From Josh Anon/DPA instructor in San Francisco, this shot is a great example of why understanding light is fundamental to photography. To find out more information on Josh please check out: http://digitalphotoacademy.com/portfolio/josh-anon/ "It’s from a desert in China, and we paid the farmer to walk his camels through the dunes. Except we had to pick where he was going to walk for an afternoon shoot in the morning! By thinking about how the sun would move and what shadows we would see, we gave him a rough path, and the light exceeded our guess by having the bright area between the two dunes. When we saw the scene, we had him walk between the two dunes so that the shadows framed the camels. The backlight created a great shadow for the camels along with a rim light around each animal, separating it from the background. I made sure my exposure captured the detail in the shadows, though, so the camels weren’t too dark. A long lens (35mm equivalent around 180mm) let me limit my field of view so that there’s nothing extraneous in the shot. Canon EOS 1D MkIV with Canon EF 100-400 f/4.5-5.6L on a tripod at 120mm. f/8, 1/200 sec, ISO 400"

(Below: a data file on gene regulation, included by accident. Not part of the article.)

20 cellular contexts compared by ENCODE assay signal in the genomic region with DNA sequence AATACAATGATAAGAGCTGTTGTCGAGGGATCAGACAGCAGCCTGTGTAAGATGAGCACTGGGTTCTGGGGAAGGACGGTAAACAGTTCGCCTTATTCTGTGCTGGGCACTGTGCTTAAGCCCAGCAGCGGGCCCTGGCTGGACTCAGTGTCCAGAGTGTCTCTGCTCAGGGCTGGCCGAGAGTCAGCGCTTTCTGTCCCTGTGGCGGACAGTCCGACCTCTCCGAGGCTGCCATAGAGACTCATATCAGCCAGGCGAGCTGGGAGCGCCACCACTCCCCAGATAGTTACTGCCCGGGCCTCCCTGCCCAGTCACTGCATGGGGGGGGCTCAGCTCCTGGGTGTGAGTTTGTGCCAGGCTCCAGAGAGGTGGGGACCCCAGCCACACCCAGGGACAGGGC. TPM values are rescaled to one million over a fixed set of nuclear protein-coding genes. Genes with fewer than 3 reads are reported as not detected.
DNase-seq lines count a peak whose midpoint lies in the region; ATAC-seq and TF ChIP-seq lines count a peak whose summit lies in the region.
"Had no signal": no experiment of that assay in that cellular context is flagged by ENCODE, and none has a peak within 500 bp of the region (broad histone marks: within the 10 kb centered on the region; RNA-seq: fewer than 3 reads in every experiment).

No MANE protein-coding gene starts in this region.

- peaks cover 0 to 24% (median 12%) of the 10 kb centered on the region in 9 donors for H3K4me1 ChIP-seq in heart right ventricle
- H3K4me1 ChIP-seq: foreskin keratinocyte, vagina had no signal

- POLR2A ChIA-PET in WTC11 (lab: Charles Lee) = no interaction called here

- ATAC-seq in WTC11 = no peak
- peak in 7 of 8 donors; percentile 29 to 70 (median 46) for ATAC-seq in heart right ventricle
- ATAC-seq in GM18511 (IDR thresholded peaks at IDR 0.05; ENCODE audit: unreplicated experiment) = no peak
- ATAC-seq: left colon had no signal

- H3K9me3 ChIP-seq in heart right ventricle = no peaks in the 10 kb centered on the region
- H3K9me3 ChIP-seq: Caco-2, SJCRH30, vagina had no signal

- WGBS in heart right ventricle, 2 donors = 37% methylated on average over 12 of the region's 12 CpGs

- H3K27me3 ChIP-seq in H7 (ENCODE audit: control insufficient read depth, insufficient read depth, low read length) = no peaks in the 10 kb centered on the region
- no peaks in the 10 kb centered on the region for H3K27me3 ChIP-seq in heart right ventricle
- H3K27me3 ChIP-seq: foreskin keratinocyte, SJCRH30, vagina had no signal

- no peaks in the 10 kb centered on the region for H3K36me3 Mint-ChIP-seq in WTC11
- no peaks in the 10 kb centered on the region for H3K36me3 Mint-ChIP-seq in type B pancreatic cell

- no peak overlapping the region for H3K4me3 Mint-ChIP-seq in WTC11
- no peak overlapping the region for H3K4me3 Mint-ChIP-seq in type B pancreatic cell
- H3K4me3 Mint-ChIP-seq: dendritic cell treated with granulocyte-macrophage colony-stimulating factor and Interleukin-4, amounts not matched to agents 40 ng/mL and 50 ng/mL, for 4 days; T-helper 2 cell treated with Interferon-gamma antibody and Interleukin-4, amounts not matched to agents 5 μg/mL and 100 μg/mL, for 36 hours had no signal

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DONALD PETERS PHOTOGRAPHY GEAR TIPS I look at “Gear” in terms of a) how important is to achieving the quality of images I want, b) how much will I really use it, c) will it be difficult to carry around and d) what does it cost? Here are some things that I’ve found helpful over the years: 1. ESSENTIALS TO BRING ON MOST EVERY SHOOT a. An extra, charged battery – especially in the cold, when batteries discharge quickly b. An extra, formatted camera memory card – like hard drives, they “die” unexpectedly c. Small, micro fiber cloth for cleaning camera glass and couple of foil packets of eyeglass wet wipes d. “UV” lens filter. Does nothing for images, but protects lens from scratches, etc. ($15) e. Circular, polarizing filter. Makes side lit, blue skies and outdoor colors “pop” ($35) f. Lens hood (usually comes with the lens). Protects lens from damage if your camera contacts a doorway, etc. as you’re moving about. ($20) g. “Hoodman” a loupe (about the size of a salt shaker) on a cord that you can wear around your neck or put in your pocket. You hold it up to your LCD screen when reviewing a shot you’ve just taken. The Hoodman blocks out all glare (essential on a sunny day) and give you a magnified view of your image (adjustable to your eyesight). Use to insure that the shot(s) you’ve just taken is in focus and otherwise the quality you’re seeking. Very, very useful. Its my “best friend” in my bag. ($70) 2. HELPFUL EXTRAS a. A one gallon “baggie” to protect the camera in the rain. Op Tec USA makes specialized version (2 for $6) b. “Gorillapod” (joby.com), an “emergency” tripod with flexible legs that can wrap a railing, pole, car door frame etc. ($15 for version for pocket cameras; $40 version for DLSR’s) c. A decent pocket camera. Especially when going to some location or event that you’ll never see again, it’s insurance that if your “main camera” fails, you won’t be left empty handed. (over) (Continued from Other Side) 3. SPECIALTY GEAR TO CONSIDER BRINGING ALONG a. For LANDSCAPE shooting (1) A sturdy tripod and head ($175-$400+) (2) A “split density” filter for darkening an overly bright sky while properly exposing the landscape ($30) (3) Neutral density filter(s) for shots of blurred moving water ($30) (4) Magenta filter for shots of sunrises and sunsets ($30) b. For STREET shooting or HIKING A replacement camera shoulder strap, for walking/hiking, designed to hang on a sling by your hip, with the camera attached to a “slider” that allows you to instantly snatch the camera up to your eye for a shot, and then return the camera to your hip after the shot(s). “Black Rapid” and “Joby” have these for $35-$65. Some have a concealed steel mesh in the strap to foil bad guys who might try to use a razor-knife in a crowd to slash your camera strap and run off with your camera. This really does happen! b. For NIGHT shooting A cable release, for ease in tripping the shutter and reducing camera shake in long exposures ($25) c. For CLOSE UP (“macro”) shots (1) Do NOT consider a cheap, screw in close up filter (2) Canon makes a high quality close up lens (known as the “500D”) that simply screws to the filter threads of any brand lens. An excellent alternative than to carrying an expensive and bulky macro lens. ($90-$155, depending upon the diameter of the filter holder on the lens you’ll be using it with). 4. BEYOND! a. Love landscapes???--consider adding a wide angle lens (e.g. 11-16mm or 12-24 mm.) b. Love extremely close, “macro” photography? (1) consider a (“1 to 1”) ratio macro lens (several hundred $) (2) or extension tubes with your current lens (3, of varying sizes, for about $90) (3) A Canon 500D screw in close up lens c. Love dreamy, funky shots of flowers, or whatever, where one part of the shot is in focus and other parts not? Consider a “Lensbaby” (several models) ($150-$350) d. Love to save money? ---consider another hobby Great Sources to Get Gear: Amazon.com; Adorama.com; B&H.com